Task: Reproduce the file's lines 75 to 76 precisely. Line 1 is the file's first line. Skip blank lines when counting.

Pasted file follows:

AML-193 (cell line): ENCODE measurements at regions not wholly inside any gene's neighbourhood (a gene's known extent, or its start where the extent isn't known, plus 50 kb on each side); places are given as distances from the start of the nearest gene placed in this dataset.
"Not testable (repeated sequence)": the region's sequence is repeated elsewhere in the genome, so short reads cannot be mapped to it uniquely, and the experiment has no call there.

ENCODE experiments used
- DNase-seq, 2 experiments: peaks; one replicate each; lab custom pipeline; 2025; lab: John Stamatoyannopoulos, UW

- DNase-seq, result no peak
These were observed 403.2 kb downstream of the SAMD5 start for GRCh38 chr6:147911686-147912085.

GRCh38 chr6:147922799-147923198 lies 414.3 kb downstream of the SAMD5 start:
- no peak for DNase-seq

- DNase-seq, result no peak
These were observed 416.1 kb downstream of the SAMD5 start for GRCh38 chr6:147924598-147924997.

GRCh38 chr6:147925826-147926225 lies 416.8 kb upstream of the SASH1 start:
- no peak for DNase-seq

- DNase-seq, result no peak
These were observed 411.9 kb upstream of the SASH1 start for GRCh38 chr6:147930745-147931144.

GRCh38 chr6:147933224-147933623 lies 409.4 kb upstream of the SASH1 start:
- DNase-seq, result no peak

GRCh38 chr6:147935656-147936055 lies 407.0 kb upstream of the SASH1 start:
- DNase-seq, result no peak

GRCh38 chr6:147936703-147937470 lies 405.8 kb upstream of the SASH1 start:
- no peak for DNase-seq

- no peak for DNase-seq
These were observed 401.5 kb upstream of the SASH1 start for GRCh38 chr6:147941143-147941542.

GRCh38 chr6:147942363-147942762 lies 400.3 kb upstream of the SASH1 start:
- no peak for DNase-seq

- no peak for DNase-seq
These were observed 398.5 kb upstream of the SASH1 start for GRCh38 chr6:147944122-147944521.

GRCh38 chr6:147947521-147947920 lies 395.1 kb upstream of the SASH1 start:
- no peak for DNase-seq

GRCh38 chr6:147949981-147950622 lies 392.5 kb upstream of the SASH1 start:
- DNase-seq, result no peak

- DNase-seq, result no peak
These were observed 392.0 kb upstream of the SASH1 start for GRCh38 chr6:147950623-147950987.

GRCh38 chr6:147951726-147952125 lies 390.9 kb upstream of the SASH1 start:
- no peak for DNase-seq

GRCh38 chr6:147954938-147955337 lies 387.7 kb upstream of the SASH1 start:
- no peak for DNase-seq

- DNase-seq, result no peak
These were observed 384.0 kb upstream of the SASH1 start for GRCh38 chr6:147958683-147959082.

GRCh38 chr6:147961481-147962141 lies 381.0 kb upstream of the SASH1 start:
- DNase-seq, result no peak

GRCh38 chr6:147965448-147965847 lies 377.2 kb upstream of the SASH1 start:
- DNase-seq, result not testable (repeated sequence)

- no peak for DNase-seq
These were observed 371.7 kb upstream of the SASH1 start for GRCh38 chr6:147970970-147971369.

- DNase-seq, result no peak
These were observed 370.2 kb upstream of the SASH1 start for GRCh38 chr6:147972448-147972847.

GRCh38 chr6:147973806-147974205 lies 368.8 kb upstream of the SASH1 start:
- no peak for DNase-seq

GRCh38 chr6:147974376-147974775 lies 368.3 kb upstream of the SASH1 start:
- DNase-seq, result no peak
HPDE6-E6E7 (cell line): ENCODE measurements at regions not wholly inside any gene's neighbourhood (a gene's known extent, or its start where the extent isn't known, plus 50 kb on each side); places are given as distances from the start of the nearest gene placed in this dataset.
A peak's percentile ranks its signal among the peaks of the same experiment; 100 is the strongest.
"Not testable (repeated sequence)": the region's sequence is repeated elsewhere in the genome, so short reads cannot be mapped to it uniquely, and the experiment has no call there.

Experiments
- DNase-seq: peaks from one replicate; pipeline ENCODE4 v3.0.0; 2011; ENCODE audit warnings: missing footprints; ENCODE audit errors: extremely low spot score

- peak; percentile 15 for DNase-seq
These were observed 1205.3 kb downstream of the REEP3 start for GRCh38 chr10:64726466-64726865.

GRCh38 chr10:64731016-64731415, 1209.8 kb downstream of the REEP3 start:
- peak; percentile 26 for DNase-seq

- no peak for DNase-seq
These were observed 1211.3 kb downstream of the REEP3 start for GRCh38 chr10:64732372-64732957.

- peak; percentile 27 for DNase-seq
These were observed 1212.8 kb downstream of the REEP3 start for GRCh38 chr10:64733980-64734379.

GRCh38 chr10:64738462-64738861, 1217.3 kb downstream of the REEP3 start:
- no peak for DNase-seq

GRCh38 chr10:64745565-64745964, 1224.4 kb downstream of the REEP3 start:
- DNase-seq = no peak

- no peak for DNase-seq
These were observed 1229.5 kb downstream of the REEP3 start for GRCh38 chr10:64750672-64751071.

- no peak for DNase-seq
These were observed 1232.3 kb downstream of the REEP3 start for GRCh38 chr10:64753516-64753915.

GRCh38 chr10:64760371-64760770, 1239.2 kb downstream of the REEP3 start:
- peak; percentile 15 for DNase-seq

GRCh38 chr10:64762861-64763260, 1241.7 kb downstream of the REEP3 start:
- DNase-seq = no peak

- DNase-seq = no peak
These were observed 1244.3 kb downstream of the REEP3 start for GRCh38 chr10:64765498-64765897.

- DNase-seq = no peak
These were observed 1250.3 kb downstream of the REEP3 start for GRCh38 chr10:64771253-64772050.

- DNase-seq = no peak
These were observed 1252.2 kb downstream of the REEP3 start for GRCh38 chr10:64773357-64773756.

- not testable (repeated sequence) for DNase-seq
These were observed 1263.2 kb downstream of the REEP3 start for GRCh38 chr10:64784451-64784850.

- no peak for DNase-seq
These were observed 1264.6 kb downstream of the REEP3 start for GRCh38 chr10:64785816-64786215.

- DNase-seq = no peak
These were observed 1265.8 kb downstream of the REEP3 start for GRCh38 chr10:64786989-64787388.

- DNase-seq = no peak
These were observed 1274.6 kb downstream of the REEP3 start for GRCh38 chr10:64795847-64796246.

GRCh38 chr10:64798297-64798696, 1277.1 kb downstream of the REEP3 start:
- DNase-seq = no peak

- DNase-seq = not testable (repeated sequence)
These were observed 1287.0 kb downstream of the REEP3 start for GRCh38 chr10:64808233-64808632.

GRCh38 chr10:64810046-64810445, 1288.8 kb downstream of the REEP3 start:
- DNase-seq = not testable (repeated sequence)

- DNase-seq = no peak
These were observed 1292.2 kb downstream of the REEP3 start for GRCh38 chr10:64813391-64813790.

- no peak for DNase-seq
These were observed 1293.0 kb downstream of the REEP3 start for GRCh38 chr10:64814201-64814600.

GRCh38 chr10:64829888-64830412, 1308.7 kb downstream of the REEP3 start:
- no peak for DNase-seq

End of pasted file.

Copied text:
- DNase-seq = no peak

- DNase-seq = no peak